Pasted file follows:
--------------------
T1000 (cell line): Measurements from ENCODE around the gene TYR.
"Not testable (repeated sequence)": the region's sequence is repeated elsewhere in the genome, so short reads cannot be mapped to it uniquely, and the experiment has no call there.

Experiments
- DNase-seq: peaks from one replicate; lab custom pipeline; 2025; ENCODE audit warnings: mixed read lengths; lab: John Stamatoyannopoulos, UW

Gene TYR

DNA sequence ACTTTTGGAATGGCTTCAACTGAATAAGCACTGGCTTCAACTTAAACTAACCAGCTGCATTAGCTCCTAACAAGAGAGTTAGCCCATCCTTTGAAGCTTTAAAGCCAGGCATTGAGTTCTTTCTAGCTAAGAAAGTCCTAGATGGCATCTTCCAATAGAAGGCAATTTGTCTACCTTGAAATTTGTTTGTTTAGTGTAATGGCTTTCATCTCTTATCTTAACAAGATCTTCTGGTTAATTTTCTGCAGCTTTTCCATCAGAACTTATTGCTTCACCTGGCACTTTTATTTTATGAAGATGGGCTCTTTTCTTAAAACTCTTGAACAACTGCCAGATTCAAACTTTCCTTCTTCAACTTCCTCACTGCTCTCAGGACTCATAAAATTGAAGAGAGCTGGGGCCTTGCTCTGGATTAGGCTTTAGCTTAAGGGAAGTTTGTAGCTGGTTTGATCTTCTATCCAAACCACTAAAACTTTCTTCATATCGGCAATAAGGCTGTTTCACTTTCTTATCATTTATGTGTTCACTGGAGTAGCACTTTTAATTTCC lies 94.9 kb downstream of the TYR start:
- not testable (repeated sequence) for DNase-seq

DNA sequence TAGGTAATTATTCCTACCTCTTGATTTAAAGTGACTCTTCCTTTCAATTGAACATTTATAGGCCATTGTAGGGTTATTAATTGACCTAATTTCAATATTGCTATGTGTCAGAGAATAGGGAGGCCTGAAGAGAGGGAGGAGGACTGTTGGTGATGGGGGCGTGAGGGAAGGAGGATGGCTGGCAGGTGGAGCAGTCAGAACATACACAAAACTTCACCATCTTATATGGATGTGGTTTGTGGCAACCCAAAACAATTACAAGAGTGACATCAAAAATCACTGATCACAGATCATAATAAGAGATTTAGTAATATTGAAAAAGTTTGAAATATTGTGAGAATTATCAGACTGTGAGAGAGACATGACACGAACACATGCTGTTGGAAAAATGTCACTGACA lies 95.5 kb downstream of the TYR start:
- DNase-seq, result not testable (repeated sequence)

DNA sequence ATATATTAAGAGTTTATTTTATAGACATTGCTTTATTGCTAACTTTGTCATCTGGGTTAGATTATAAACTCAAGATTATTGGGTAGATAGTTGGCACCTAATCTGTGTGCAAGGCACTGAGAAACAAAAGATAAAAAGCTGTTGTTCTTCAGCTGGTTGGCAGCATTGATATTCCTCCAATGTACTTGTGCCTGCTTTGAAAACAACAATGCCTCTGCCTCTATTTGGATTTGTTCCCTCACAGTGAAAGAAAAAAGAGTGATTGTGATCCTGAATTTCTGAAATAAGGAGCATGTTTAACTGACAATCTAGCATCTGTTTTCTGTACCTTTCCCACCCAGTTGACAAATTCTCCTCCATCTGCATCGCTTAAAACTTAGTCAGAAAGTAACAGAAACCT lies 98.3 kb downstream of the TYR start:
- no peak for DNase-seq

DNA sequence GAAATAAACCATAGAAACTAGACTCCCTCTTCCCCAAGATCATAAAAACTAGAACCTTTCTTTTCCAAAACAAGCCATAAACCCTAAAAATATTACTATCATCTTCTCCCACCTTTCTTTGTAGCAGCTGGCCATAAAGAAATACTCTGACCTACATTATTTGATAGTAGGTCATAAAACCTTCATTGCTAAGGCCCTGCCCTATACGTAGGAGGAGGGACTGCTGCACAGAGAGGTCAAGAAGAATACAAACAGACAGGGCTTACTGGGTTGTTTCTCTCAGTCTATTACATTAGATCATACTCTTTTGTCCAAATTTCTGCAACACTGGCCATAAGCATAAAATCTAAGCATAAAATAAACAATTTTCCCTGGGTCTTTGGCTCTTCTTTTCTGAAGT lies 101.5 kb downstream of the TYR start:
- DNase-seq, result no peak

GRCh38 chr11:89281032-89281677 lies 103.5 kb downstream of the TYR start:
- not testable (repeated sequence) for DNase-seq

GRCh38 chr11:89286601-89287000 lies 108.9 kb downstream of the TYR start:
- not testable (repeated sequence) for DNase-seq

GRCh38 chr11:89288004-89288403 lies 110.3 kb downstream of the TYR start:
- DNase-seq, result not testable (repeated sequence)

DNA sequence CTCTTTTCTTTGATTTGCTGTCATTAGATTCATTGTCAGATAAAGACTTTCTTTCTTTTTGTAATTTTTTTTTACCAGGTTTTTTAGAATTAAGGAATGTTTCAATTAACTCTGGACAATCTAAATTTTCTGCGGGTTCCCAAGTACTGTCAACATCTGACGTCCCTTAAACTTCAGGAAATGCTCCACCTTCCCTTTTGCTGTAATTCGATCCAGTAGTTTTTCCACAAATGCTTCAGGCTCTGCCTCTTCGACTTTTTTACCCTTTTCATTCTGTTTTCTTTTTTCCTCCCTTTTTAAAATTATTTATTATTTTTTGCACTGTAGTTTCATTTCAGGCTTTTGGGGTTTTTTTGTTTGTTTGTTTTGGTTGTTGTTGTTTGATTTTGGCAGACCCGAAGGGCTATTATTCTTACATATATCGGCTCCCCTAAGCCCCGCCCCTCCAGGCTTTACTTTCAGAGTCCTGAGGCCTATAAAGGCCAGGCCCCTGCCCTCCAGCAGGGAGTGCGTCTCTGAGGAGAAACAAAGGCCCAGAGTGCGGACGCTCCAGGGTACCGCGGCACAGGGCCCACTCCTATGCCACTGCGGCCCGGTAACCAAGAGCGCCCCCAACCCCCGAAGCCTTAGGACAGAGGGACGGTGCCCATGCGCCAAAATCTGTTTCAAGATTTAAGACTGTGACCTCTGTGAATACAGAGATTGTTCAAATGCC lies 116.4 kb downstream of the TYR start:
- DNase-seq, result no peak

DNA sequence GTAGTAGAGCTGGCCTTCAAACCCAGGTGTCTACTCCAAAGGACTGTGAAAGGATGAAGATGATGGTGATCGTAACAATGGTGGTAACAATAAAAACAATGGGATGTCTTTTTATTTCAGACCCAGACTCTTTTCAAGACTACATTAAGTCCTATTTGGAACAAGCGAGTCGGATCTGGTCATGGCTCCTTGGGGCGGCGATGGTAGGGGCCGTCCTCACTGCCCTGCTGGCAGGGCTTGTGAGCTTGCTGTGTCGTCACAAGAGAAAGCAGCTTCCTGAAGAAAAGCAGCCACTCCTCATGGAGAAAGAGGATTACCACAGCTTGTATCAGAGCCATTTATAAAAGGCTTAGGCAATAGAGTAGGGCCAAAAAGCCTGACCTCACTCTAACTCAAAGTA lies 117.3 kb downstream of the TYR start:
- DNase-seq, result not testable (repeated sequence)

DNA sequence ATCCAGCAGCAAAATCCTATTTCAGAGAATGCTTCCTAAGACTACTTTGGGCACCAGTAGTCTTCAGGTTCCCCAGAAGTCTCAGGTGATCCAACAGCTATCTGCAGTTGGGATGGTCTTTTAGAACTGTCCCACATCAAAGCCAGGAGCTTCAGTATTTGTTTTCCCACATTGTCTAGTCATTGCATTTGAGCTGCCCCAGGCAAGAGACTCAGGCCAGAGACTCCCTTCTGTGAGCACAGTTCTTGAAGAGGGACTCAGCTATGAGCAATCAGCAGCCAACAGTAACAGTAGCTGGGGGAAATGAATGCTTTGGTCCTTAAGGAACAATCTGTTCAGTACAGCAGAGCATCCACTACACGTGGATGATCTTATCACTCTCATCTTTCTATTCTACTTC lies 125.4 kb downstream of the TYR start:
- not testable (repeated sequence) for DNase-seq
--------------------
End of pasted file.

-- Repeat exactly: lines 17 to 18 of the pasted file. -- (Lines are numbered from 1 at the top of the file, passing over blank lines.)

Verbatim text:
- not testable (repeated sequence) for DNase-seq

GRCh38 chr11:89288004-89288403 lies 110.3 kb downstream of the TYR start: